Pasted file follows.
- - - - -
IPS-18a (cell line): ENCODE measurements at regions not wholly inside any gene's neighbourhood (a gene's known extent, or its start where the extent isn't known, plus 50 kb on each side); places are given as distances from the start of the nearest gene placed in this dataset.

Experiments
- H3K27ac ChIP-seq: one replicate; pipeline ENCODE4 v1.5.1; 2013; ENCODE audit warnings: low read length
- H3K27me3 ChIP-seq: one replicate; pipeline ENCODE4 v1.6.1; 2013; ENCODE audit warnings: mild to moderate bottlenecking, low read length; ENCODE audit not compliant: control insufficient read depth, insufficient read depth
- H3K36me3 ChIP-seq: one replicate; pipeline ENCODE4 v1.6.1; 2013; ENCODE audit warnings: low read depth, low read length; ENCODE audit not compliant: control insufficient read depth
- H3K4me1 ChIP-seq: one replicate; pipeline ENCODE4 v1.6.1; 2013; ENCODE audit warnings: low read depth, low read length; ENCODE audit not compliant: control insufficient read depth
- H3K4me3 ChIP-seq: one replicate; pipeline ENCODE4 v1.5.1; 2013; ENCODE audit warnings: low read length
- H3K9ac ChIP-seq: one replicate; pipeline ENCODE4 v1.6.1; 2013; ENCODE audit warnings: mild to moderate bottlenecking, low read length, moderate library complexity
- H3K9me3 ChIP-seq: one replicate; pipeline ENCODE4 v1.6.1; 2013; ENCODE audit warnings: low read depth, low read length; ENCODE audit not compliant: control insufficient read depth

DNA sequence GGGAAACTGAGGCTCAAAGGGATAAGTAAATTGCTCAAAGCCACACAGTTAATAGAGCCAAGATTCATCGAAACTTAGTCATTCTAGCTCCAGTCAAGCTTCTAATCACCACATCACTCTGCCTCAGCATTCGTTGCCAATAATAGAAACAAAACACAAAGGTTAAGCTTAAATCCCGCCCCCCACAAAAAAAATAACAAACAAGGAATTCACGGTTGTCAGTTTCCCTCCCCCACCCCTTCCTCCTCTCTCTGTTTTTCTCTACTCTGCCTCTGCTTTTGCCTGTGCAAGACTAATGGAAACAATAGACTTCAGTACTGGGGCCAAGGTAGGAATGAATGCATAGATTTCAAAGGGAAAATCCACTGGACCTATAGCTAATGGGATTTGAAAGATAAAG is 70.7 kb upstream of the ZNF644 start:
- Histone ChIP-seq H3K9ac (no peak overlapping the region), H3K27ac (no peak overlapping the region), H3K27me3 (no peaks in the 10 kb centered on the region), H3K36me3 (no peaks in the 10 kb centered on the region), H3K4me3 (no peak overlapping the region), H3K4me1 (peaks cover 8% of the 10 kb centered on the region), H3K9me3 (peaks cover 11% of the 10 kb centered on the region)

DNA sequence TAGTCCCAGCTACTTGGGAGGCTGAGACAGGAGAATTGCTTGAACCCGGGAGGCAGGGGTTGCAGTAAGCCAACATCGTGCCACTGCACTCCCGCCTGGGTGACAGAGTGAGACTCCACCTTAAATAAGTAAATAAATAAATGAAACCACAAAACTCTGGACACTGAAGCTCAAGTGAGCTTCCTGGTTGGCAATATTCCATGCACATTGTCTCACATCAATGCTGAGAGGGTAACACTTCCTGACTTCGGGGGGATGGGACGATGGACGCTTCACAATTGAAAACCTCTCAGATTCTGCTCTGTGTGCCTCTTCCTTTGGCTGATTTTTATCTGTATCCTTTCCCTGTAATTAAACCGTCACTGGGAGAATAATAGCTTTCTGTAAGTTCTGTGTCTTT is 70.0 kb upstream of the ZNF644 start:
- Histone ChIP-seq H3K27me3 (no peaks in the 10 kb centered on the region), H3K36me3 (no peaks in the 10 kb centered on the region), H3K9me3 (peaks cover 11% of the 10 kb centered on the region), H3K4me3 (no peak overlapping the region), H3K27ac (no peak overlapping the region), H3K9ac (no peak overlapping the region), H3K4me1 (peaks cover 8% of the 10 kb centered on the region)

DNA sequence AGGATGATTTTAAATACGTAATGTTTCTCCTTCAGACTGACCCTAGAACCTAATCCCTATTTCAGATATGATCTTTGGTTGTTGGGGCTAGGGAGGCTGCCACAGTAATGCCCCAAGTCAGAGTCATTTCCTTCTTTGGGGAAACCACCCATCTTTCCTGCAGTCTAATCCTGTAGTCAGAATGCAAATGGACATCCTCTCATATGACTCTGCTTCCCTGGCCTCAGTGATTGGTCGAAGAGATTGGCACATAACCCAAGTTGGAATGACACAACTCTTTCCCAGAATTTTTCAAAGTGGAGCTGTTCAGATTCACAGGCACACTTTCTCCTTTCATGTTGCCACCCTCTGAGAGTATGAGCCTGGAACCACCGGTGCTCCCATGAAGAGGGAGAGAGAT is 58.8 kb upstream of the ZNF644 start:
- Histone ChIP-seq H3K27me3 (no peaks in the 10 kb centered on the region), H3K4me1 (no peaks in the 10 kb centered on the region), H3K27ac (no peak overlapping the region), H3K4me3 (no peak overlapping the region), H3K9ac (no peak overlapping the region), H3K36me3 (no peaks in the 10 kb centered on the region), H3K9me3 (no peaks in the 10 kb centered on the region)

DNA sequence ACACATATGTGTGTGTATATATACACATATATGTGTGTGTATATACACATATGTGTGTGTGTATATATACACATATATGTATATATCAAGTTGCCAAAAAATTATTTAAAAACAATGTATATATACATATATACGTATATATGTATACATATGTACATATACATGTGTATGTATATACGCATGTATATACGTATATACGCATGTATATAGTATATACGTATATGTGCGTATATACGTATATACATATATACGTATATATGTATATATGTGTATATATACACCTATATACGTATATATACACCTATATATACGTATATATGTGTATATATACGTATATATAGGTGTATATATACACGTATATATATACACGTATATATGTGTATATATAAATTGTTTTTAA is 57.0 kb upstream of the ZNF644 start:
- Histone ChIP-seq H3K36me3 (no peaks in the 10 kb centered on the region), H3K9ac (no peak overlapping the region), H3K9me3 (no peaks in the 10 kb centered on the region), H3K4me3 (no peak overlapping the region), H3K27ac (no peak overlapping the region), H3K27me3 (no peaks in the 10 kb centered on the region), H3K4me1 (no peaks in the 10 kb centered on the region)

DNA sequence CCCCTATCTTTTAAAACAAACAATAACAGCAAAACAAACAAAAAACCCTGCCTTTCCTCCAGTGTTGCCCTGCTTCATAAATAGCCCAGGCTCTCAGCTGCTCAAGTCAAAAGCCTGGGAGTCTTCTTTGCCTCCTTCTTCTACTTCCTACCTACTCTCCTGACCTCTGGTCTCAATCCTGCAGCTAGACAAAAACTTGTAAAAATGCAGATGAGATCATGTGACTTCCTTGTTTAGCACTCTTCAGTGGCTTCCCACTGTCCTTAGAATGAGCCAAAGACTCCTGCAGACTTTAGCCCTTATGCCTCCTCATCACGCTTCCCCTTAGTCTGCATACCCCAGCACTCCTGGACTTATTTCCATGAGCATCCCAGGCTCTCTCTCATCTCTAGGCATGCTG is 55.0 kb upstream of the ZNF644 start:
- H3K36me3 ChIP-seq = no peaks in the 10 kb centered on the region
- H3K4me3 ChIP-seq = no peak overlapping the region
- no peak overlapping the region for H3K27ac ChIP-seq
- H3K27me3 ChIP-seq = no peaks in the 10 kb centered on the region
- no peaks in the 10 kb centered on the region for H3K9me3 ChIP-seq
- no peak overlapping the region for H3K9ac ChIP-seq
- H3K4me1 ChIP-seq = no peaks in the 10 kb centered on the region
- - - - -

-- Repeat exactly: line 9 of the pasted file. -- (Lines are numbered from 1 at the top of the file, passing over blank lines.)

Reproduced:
- H3K9me3 ChIP-seq: one replicate; pipeline ENCODE4 v1.6.1; 2013; ENCODE audit warnings: low read depth, low read length; ENCODE audit not compliant: control insufficient read depth